Legal Compliance: Regulatory

Regulatory Resources

The following resources are meant to provide employers with guidance in complying with a variety of legislative and regulatory requirements. ESR does not provide legal services and this information and the resources on this page should not be construed as legal advice or opinion.

Consumer Financial Protection Bureau (CFPB)

The Consumer Financial Protection Bureau (CFPB) is an agency of the United States government responsible for consumer protection in the financial sector. On January 1, 2013, the CFPB took over the administration of notices required by the federal Fair Credit Reporting Act (FCRA) from the Federal Trade Commission (FTC).

Equal Employment Opportunity Commission (EEOC)

The U.S. Equal Employment Opportunity Commission (EEOC) is responsible for enforcing federal laws that make it illegal to discriminate against a job applicant or an employee because of the person’s race, color, religion, sex (including pregnancy, gender identity, and sexual orientation), national origin, age (40 or older), disability or genetic information. Most employers with at least 15 employees are covered by EEOC laws. On April 25, 2012, the EEOC voted to approve updated Enforcement Guidance for use of criminal records of applicants and employees by employers.

Federal Trade Commission (FTC)

The Federal Trade Commission (FTC) works to protect consumers by preventing anti-competitive, deceptive, and unfair business practices. The FTC is the only federal agency with both consumer protection and competition jurisdiction in broad sectors of the economy. The FTC also gives guidance for the FCRA compliance which is available on the ESR Legislative webpage.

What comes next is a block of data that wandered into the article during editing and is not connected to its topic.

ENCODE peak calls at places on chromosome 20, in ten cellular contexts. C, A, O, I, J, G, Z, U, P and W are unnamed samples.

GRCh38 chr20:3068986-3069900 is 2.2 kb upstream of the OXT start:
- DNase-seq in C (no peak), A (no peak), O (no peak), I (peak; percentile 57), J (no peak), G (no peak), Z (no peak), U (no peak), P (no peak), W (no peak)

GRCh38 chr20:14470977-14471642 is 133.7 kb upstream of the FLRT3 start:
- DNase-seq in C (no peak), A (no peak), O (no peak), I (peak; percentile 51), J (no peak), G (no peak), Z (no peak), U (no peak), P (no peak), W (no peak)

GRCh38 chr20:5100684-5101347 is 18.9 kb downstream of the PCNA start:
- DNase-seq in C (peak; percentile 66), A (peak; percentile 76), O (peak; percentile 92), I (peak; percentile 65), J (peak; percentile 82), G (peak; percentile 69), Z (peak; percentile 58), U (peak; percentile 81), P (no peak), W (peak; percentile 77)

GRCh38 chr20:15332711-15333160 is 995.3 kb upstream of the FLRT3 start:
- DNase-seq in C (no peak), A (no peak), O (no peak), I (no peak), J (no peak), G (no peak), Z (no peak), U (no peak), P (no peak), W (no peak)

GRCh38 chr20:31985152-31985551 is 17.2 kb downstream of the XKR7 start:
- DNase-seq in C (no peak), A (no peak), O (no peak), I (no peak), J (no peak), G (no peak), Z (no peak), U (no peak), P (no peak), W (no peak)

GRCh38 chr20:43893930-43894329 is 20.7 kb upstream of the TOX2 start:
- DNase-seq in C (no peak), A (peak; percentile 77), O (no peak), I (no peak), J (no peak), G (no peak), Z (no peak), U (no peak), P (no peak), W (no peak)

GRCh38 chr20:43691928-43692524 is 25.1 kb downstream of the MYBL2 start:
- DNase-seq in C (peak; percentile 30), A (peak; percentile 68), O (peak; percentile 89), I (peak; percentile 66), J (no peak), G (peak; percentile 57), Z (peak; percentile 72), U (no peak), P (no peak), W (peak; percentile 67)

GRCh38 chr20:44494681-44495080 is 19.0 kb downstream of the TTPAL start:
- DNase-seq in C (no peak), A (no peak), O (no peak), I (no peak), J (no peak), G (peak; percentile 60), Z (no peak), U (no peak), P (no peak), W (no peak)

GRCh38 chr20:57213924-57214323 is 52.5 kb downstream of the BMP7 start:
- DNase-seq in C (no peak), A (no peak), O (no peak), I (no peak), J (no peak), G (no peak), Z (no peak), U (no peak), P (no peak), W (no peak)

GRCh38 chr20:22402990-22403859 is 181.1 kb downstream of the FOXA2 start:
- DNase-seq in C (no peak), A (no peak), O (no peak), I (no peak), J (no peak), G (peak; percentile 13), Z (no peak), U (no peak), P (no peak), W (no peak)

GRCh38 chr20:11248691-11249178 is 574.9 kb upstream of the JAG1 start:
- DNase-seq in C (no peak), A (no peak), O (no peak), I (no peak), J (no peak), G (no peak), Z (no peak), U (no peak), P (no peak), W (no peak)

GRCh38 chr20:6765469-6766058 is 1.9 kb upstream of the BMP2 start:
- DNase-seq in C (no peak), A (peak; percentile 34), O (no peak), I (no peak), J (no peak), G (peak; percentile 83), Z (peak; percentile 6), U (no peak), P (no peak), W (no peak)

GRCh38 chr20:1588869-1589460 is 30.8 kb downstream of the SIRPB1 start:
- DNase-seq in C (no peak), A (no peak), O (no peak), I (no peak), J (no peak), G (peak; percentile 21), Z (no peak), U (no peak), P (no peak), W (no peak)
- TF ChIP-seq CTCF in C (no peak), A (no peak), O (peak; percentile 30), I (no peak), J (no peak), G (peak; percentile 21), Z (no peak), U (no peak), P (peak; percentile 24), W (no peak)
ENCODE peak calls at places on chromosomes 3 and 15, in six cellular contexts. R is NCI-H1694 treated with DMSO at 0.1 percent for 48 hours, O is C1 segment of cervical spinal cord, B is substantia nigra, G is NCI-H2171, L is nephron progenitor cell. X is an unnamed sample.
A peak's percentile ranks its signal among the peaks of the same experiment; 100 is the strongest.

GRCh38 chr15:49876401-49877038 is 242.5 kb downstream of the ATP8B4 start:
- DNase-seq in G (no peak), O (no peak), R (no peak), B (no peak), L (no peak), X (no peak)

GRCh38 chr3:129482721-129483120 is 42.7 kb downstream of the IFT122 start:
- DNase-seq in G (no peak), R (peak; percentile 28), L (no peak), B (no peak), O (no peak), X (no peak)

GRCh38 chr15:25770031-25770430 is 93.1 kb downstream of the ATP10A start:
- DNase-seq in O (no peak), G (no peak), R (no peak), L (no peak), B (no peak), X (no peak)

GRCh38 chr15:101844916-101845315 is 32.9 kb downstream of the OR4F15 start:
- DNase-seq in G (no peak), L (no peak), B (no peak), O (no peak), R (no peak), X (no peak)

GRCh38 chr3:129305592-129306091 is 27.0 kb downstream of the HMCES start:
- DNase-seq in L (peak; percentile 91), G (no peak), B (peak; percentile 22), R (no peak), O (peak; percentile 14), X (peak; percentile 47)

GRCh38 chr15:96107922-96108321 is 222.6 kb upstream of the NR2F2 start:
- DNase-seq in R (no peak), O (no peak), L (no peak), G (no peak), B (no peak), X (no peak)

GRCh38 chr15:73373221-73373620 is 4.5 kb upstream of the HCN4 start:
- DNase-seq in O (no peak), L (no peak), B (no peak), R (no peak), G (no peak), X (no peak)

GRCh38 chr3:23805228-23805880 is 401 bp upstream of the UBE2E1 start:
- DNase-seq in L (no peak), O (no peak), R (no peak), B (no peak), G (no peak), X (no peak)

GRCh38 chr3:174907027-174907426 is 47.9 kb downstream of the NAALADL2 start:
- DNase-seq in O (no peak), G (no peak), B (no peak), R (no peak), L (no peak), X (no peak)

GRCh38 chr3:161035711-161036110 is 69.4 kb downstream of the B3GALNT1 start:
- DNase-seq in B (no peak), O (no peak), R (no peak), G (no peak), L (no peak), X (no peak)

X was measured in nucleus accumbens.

Some State Specific Notices

Statewide Criminal Record History

Statewide search availability and suitability in hiring decisions varies by state. ESR can provide complete information about states that have a courthouse equivalent solution versus those that are sufficient for supplemental use, those that are unreliable or not available to the public.

Driver’s Privacy Protection Act (DPPA)

The Drivers Privacy Protection Act (DPPA), 18 U.S.C. §2721 et. seq., was originally enacted in 1994 to protect the privacy of personal information assembled by State Department of Motor Vehicles (DMVs). The Drivers Privacy Protection Act safeguards the personal information of licensed drivers from improper use or disclosure. It’s important to note that many states may have imposed restrictions beyond what is required within the federal statute. The DPPA requires state DMV’s to restrict the use of personal information contained in driver records to those uses allowed by the Federal DPPA which defines penalties and civil liability for violations. Complete information can be found on the link below.

Consumer Credit Report Information

A number of U.S. states have passed legislation that restricts the use of credit histories of applicants and employees in hiring decisions.

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